The Finance Plan is compiled once a Month from the most recent Final Demand Plan at the level of Organisation, Item, Customer and Month and with additional feeds from Business Intelligence so that volumes are converted back into values for Revenue, Cost and Margin Plans and comparison to the Sales and Budget Forecasts.

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Who wills the end wills the means

In the Fictitiously Swing Ltd scenario above everybody is forecasting from the CEO to administrative staff. Multiple versions of the various forecasts are in use at the same time. They interconnect (sometimes years apart) and the plans have different sources, destinations, levels of granularity, horizons, functions and owners. The integration between them is manual and the effort of allocating and aggregating the data is considerable and made particularly difficult when having to make the numbers add up to the Budget and Annual Plans.

Master Data impact is everywhere and controlling it is a permanent nightmare. Excel guru's with imports, formulas, lookups and advanced techniques are at a premium and the spreadsheets built by those experts (many who are no longer with the company) are stressful security risks and can impact cycle times when they error.

The Forecasts are often running at different intervals. The Sales Forecast is refined and ready once a month and is used by the Demand Planners as a baseline (it has to be since Sales 'own' the Demand Forecast) but within a few weeks the Demand Forecast is based on old and inaccurate data. In a long month and with changeable Sales & Marketing tactics the Demand Plan can be actively wrong.

Trust degrades quickly and there are high levels of stress for "the latest forecast". The Annual Budget month is particularly high profiled with long weeks of re-work to get it "just right" even though it is a losing battle. Does any of this sound familiar?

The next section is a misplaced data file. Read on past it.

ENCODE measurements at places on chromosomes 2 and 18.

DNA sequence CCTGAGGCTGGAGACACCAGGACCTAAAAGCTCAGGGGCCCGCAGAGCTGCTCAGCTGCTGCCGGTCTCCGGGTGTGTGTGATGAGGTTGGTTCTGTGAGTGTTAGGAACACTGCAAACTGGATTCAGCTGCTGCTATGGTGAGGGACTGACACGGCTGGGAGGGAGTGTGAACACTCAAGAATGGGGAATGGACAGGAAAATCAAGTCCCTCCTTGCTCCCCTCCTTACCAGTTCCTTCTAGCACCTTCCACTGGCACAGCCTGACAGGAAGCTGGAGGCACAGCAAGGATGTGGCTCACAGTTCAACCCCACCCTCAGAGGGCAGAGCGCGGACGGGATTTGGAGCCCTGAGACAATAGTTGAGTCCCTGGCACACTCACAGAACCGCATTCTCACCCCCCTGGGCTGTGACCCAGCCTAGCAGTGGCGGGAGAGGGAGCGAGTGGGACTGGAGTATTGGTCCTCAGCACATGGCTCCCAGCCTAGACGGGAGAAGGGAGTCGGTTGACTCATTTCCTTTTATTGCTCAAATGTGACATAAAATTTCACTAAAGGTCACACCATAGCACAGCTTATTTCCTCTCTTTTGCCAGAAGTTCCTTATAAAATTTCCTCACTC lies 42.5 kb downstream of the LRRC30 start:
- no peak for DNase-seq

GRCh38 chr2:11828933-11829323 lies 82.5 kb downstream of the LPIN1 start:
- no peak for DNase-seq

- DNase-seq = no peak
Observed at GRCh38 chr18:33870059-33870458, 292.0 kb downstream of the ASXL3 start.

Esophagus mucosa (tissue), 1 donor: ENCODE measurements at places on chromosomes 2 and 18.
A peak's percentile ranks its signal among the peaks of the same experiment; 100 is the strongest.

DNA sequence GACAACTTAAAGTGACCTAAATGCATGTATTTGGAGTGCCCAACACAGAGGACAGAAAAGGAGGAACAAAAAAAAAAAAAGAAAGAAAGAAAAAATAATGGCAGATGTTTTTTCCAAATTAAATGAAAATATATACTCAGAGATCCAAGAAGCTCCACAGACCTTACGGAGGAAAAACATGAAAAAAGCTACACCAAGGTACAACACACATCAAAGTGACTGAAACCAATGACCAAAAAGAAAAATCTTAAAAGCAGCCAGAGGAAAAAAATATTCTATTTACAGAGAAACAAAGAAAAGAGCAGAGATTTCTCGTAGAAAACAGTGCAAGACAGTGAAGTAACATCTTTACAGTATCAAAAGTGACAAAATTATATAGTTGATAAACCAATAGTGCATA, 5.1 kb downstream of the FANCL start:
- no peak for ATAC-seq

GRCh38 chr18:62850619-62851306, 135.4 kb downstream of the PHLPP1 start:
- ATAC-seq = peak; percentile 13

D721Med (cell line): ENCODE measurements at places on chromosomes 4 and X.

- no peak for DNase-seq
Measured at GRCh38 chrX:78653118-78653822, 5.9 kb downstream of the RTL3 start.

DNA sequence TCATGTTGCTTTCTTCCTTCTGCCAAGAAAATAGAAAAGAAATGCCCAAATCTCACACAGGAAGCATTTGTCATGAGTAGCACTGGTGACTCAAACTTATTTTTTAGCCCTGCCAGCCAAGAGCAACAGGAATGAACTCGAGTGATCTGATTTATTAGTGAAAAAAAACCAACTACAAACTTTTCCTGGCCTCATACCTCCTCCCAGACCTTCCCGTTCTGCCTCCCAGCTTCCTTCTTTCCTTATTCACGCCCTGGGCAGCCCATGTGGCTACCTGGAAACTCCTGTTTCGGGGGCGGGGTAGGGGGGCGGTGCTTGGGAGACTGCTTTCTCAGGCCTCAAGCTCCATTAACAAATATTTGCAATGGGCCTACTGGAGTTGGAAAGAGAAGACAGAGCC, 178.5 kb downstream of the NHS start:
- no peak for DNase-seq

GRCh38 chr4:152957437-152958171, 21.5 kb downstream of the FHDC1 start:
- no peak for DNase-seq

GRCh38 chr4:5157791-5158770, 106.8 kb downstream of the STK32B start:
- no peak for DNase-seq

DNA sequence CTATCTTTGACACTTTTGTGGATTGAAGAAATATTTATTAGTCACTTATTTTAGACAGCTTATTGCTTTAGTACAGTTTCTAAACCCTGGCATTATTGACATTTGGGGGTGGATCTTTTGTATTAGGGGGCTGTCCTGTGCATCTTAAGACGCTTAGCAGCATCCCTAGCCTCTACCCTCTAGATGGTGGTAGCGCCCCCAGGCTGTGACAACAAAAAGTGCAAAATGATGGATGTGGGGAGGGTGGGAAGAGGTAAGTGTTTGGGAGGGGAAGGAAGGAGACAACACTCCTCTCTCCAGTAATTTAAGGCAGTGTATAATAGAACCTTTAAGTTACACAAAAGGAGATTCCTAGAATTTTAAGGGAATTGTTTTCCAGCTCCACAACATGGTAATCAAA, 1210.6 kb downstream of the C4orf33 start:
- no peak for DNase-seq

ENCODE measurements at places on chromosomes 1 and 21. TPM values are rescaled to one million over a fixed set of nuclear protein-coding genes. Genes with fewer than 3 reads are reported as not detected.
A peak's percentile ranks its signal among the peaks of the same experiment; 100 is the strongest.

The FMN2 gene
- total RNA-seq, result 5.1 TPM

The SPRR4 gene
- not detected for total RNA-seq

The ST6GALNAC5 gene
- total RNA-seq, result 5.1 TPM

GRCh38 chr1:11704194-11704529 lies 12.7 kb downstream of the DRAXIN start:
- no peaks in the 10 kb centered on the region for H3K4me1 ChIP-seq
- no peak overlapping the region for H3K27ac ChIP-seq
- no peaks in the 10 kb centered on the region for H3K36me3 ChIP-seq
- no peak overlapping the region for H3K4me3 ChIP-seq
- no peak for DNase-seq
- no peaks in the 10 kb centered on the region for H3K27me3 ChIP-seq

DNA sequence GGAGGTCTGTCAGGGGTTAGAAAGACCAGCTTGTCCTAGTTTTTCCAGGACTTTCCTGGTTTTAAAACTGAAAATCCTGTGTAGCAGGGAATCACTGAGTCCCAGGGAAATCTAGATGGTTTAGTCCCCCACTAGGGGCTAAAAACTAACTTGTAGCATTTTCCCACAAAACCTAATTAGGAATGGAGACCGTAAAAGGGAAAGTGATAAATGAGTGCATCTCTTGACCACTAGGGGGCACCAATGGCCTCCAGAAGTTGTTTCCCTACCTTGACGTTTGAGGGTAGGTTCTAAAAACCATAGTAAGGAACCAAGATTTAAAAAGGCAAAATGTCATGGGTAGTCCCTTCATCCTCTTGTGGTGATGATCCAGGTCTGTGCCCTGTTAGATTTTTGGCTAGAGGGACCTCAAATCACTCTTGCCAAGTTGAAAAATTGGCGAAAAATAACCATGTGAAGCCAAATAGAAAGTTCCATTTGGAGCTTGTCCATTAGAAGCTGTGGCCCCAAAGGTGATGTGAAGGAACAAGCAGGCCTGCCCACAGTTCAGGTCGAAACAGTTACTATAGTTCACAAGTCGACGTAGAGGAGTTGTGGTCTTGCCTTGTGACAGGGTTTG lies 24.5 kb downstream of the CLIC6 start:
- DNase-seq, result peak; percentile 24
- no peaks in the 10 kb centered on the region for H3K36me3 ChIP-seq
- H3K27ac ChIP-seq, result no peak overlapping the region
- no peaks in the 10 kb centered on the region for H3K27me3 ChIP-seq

Centralised or De-Centralised?

A decentralised planning structure where Sales are dealing with customers locally and need to convert their forecasts quickly and efficiently requires a local planning team but planning expertise in one location with Engine Tuners and Data Scientists communicating quickly & sharing segments of data also makes a great deal of sense. Both options can exist together.

The pandemic world has accelerated the use of cloud systems and remote working to the extent that de-centralised or location planning is perhaps less of a problematic or contentious issue. However, beware situations where forecast ownership changes over local and central boundaries as conflict almost inevitably follows.

Product or Customer Focussed

Another subject worthy of consideration is how to align the forecasting resources. Should they be organised by Product? or Customer? or Manufacturing Plant? Territory? These and many other ways of slicing the data are probably more cultural but it is worth reviewing your product set and changing things around - especially if accuracy is not improving. Ask your planner how they would do it if they could choose! You might get some interesting insight.

Instead of traditional Product or Channel planners, how about grouping your forecast team by the forecasting suitability - resources who look after sets data according to how difficult they are to predict. Those that are easy can be managed in larger volume by fewer people while the more complex and perhaps, business critical are managed by more senior planners who have fewer combinations to manage.

Scientist or Artist?

The skillset of planners varies enormously. It depends on a host of factors from the System being used and the teamwork method to the complexity of the dataset, the horizon, predictability and the business knowledge required. If you run a complex Statistical Tool it might be that you need Data Scientists and Advanced Mathematical skills to tune your engine, or it may be that Marketing knowledge or methodical spreadsheet management is more important.

Who's getting better?

Whether building a solution from scratch or refining existing people and processed you need to create and follow a strategy to improve. Quality forecast generation is more than a PHD in box, it requires the right people empowered to do the right things with the right data in the right places at the right time.

And the people forecasting should not stand still. As the world changes, so the people predicting should adapt and evolve with new skills, datasets, systems, processes, measurements and objectives. You can't refine a forecast without also refining the people who make it.

Your Planning Strategy

Now that you are considering optimising your forecasts:

  1. Understand existing Maturity, Ownership and Bias.
  2. Strategise options from 'one number forecast' to multi solution
  3. Select the right Strategy and define resources and ownership
  4. Engage, Communicate, Harmonise and get a better future going!